Throughout virtually the whole of the 20thcentury, very few questions were raised as to the effects on health of electromagnetic fields (EM), with the exception of waves generated by radioactive material. However, 30 years ago the tone began to change, and questions started to be asked about protection against non-ionising radiation. But what protection should we take when, to date, scientists acknowledge that no consistent and convincing evidence has been found of possible damage to human health, despite the many technologies contributing to the electromagnetic smog that surrounds us? Yet these same scientists also point out that the data available, in terms of in vitro research, epidemiology and exposure readings, are incomplete and insufficient to draw a conclusive verdict.
“Rays”, although potentially dangerous and kept under a close watch, have enabledscinece to make tremendous progress in updating anomalies and diseases. Todaythey are used daily for dignosis, one of the most advanced methods being magnetic resonance imaging.
Transported through conducting cables, electricity is an invisible but very tangible reality: the light comes on, motors start up, the hotplate heats up, the refrigerator cools, the TV screen flickers to life, the telephone rings … and the electric shock creates instant pain in whoever is clumsy enough to touch exposed wires!
At the same time, all these currents – inseparable from the oscillating electric field in which they originate – have a hidden component, one that is external to the conductors themselves and that we cannot feel. This leads to the creation of magnetic fields with the property of inducing, at a distance, the polarisation of the electrical charges present in their near environment.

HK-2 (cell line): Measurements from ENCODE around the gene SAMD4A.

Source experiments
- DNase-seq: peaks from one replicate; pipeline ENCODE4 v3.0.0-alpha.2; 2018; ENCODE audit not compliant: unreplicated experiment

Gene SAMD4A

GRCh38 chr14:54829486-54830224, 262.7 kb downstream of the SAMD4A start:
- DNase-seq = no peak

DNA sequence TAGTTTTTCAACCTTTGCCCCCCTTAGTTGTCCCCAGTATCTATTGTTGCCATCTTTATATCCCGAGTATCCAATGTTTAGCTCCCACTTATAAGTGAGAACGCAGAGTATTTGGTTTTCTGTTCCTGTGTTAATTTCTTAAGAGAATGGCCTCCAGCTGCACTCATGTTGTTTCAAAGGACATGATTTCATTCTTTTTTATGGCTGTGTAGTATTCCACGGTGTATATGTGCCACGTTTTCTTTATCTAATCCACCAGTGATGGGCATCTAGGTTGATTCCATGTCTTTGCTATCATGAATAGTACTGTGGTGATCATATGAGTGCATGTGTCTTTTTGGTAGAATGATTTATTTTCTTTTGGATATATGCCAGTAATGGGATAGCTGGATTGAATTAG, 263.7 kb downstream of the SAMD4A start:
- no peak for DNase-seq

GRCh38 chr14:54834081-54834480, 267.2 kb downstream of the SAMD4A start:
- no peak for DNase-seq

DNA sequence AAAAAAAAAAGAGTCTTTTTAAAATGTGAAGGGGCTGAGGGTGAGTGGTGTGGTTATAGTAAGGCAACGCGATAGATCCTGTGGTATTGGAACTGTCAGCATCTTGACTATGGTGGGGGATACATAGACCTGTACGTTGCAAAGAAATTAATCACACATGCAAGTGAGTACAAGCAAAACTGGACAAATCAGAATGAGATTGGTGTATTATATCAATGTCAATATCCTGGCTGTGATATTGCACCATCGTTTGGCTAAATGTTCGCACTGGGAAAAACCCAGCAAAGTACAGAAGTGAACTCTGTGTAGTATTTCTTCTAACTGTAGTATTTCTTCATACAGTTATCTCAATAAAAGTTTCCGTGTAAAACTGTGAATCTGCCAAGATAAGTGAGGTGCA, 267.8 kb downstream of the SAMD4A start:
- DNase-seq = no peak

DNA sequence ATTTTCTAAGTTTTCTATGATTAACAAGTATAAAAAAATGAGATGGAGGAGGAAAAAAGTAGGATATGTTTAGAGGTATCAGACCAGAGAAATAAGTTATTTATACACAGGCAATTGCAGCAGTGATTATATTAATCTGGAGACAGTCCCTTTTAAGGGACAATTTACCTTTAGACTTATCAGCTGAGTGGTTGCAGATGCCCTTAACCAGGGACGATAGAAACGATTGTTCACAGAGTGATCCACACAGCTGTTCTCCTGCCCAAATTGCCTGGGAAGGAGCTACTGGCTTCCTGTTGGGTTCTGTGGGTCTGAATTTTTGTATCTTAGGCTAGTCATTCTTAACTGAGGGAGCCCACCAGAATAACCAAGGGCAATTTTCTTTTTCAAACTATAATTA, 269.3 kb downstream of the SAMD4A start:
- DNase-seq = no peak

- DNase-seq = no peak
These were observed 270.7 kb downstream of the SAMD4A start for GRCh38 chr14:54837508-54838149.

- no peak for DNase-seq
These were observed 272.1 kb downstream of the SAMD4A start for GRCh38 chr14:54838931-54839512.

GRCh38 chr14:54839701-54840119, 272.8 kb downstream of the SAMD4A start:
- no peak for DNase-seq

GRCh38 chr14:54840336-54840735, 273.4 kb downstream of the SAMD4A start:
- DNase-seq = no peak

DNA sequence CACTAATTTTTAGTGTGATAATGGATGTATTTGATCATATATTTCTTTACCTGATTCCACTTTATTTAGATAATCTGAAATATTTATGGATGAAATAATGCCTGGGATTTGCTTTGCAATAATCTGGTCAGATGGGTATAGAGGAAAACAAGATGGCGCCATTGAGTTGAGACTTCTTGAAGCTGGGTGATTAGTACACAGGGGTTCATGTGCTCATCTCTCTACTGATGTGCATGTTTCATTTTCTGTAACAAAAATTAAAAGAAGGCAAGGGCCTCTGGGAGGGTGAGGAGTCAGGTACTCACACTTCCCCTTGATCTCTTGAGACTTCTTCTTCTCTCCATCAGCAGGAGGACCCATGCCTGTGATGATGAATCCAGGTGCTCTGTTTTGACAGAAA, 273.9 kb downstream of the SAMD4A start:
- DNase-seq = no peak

Since the pioneering times of the late 19th century when this dual reality was demonstrated by physicist Maxwell – the founding father of the theory of electricity – this fundamental conjunction of the electric field, which is necessary for a current to travel, and the magnetic field created when it does travel, has been combined in the unique concept of electromagnetism.
Common and universal spectrum This key concept of electromagnetism relates to the transport of energy, whether in the concrete matter of a conductor or in immaterial space. As well as opening the door to an impressive increase in man’s mastery of electrical applications, this also became one of the most fertile fields for modern physics.
It made it possible to realise that the entire Universe is the site of an incredible variety of modes for the propagation of oscillating electromagnetic waves – waves that can be read in a vast spectrum of frequencies ranging from zero (continuous or unidirectional current) to 1020 hertz.(1)
This common and universal grid of the vibratory phenomena of the atomic or sub-atomic world includes, in the very highest frequencies, cosmic radiation, radioactivity (with gamma rays and X-rays), the characteristics of visible light and the colours of which it is composed, plus the vast zones of infrared and ultraviolet frequencies that lie below and above it in the spectrum.
Within this continuous spectrum, it is at the very bottom of the scale that we find the frequencies of the electrical and electronic applications invented by man. Nevertheless, these have progressively climbed the scale of oscillations for increasingly diverse ends.
On a vast logarithmic frequency scale, the electromagnetic spectrum includes the primordial phenomena of the Universe (cosmic rays, radioactivity, light) as well as the man-made phenomena of electrical civilisation and telecommunications.